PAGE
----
Well the reason for not allowing management to be tipped is obvious 'cause they have the power to schedule people and could thus schedule themselves into a better slot.
Whenever you have tipped positions, the employees quickly figure out which shifts tend to tip better, and they jocky for those positions.
This is problematic, as in my example with the overnight shift. No one wants to work a shift where tipping is slim to nil. Thus if you don’t schedule to split up prime tip shifts, people will not earn enough and quit. Of course the employees use the “I’ve been here longer I should get my choice of shifts.” Fair enough but by hoggin’ all the good tip shifts, it helps that ONE employee at the expense of the company as a hole.
For the other rule “no tipping to employees” part of it can extend to the fact, employers have a responsibility to account for tips in payroll.
The rules vary from state to state, but in Illinois for example if it is “reasonable” to think an employee is getting tips, you need to set up a system for that employee to report them to the employer. Also you need to report and withhold taxes.
There’s a whole slew that goes with it.
I’ve been in hotels almost my whole life and I’ve worked as an asst controller my last two jobs and I’ve never seen anyone get in trouble, even for blantantly violating tip rules. Of course that doesn’t mean it doesn’t happen, I am absolutely sure it does. But if I can be in a business for 25 years and never once come across it, then it means your chance of being caught are not very high.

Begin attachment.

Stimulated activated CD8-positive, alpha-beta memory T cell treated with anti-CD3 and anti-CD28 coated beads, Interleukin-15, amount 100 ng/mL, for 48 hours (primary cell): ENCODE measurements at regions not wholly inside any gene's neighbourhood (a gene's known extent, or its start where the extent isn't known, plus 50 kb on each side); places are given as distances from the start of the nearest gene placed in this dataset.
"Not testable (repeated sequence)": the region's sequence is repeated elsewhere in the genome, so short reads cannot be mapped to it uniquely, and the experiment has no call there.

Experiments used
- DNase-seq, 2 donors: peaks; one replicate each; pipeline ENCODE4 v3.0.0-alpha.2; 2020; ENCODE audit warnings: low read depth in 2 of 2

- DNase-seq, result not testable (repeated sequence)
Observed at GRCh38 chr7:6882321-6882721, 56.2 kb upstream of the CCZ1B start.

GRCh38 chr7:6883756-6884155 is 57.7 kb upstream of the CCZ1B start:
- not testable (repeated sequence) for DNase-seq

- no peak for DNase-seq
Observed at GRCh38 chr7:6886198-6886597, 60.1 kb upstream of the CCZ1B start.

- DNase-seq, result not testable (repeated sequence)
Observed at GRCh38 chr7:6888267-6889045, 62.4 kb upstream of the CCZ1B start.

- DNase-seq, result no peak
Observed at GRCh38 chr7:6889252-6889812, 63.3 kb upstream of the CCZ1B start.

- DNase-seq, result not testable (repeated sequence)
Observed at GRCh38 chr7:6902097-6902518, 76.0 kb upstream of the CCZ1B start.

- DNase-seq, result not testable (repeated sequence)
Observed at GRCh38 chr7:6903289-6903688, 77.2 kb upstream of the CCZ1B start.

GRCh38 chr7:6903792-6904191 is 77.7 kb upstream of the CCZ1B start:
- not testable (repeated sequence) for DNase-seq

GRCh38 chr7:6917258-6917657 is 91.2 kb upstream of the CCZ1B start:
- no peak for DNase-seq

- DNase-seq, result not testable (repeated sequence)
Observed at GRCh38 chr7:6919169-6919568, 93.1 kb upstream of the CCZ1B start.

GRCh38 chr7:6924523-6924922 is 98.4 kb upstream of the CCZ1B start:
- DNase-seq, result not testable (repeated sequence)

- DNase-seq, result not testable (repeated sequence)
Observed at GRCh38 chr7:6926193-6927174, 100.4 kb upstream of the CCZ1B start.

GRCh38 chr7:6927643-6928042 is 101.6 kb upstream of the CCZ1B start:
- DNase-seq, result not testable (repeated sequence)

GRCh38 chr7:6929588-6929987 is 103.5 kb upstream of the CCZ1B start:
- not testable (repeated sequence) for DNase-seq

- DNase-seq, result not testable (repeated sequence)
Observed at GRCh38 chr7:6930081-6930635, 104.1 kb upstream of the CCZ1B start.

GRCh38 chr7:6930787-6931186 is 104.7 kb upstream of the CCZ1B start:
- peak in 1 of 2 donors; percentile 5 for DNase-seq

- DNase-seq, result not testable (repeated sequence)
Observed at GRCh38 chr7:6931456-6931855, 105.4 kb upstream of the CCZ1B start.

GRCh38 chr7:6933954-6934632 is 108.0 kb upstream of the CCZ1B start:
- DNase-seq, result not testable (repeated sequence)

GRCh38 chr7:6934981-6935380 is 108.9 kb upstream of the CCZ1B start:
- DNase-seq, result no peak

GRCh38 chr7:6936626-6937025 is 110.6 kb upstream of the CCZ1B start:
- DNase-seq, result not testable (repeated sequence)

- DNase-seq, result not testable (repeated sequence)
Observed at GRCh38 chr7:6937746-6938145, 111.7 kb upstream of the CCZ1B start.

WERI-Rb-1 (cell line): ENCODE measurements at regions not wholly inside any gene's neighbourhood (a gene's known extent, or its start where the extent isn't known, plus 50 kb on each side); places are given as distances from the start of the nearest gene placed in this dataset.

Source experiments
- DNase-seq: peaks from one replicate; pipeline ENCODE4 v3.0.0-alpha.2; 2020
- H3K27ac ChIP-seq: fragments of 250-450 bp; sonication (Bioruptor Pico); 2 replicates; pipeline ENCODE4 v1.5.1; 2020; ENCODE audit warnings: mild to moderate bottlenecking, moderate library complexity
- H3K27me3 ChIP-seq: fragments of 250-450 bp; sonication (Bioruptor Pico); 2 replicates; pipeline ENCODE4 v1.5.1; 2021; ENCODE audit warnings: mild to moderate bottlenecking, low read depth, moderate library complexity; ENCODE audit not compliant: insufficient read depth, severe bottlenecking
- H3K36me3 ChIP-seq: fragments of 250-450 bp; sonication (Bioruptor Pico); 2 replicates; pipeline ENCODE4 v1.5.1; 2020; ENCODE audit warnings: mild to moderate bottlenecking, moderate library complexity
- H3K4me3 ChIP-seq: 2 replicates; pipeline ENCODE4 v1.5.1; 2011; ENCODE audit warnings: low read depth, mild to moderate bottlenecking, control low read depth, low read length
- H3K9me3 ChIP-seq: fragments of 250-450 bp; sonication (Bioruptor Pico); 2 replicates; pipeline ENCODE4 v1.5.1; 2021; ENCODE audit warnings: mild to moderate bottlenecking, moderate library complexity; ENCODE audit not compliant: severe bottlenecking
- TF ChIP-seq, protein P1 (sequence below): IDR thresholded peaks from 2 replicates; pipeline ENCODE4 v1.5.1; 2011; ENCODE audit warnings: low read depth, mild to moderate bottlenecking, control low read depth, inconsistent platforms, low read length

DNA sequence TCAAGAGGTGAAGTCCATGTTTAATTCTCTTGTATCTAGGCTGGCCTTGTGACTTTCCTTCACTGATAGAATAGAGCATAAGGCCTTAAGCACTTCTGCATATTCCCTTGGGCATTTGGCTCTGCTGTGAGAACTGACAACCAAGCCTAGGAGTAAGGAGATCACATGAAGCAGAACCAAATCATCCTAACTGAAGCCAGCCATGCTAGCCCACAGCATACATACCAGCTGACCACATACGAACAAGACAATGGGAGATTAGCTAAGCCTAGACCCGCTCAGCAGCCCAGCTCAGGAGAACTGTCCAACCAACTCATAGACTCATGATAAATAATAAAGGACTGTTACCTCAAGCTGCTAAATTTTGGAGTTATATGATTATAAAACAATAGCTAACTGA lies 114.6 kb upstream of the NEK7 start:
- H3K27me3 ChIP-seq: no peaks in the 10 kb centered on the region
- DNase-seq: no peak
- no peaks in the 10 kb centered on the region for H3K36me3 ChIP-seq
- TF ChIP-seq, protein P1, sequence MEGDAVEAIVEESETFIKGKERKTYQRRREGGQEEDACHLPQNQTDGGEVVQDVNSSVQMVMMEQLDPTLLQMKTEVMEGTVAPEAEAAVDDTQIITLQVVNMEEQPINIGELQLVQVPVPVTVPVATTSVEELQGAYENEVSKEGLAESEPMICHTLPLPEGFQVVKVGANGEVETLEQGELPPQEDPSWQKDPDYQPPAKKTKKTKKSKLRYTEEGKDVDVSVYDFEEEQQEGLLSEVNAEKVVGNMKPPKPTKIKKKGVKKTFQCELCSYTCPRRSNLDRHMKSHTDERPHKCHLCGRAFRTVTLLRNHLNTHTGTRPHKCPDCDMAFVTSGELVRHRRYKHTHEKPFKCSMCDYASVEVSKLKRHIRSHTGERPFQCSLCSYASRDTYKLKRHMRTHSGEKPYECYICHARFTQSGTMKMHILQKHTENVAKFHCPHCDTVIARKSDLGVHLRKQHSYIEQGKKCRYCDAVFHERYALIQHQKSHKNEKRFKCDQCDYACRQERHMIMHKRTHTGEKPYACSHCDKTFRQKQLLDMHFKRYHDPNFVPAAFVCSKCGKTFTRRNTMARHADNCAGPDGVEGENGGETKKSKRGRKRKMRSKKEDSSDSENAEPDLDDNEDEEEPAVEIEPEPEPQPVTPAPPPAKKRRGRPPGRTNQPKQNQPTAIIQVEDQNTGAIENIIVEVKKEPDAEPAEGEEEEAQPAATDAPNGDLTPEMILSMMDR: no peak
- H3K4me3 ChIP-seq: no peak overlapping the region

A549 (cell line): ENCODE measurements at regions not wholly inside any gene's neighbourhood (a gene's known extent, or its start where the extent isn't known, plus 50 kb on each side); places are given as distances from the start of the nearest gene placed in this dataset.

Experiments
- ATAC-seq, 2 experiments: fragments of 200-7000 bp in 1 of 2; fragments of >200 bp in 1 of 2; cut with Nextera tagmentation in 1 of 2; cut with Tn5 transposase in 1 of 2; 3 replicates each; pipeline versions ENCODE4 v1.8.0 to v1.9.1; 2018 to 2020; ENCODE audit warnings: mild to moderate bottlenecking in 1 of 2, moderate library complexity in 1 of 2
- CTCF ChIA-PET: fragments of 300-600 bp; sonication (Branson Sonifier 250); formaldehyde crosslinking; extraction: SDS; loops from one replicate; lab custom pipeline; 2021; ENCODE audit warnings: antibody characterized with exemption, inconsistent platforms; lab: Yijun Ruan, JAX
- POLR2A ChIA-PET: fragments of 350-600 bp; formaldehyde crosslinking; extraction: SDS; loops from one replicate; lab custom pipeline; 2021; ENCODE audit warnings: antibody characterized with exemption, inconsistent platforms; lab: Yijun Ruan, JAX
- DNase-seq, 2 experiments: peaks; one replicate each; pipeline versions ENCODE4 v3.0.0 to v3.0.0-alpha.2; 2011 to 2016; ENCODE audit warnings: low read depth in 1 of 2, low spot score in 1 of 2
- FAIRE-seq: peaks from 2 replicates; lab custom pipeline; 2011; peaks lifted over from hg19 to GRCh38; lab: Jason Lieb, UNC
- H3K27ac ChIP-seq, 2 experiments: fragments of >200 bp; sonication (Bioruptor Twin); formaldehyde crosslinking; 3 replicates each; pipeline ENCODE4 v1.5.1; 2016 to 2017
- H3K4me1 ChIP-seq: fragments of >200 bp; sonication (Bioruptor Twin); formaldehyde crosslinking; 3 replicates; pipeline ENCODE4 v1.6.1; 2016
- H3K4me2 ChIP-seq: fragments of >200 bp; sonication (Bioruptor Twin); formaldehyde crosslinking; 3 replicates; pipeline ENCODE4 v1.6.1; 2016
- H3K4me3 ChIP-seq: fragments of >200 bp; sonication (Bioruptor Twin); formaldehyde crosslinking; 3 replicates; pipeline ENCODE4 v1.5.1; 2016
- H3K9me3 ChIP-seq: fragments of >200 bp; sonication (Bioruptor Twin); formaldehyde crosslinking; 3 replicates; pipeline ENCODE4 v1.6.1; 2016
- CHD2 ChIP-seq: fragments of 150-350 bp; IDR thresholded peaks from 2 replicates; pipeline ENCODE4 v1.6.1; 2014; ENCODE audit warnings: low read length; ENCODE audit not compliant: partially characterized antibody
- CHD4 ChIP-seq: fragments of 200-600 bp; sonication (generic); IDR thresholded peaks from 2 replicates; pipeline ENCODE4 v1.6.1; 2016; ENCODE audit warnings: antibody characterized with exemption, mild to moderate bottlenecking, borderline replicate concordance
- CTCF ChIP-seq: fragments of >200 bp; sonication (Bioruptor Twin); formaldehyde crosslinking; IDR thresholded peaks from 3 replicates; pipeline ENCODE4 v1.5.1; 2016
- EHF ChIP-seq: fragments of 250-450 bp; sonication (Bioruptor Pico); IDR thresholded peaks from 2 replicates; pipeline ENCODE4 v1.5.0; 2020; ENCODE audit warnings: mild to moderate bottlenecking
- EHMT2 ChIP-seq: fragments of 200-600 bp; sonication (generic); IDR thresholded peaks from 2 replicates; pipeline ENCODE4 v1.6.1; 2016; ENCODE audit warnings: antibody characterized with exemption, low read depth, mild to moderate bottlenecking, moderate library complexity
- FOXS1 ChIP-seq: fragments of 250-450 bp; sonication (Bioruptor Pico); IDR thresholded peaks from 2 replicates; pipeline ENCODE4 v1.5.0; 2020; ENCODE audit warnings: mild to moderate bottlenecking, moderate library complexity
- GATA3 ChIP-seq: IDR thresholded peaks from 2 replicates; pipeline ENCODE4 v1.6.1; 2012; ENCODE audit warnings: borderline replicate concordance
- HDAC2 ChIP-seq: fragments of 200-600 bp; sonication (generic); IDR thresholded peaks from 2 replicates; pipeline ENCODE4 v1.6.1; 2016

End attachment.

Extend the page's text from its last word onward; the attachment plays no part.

Again I’m not saying it does’t happen where the IRS catches people. They certainly do, but the catch rate must be low.
Another reason companies may say “don’t tip,” again as it encourages in fighting among staff. They all want the tip.
I was a Revenue Manger for a one of the highest class hotels in Chicago. We had a guest, Mr Quinn, who was very wealthy and the LEAST he’d tip was $20.00. Usually it was a lot higher. Carry 2 bags of Mr Quinn’s up to his room could often result in a $50 or $100 tip. Just for carrying the bags. He threw money around and EVERYONE jumped at him to get it.
Now Mr Quinn would stay with us about 180 days a year and he always paid, whatever rate, he didn’t care. So if I was watching the front desk or was manager on duty and I saw even the slightest hint of fighting over him to get a tip, I’d do the job myself and take the tip and give it to the front office manger, to split up for when they had their “Pizza parties or whatever.” I was not gonna have this guy insulted over a couple of bellman fighting to see who gets a tip. Though I certainly can understand them doing such.
OK, now that’s an extreme example but it does show how people will jockey to get tips and how it causes in-fighting.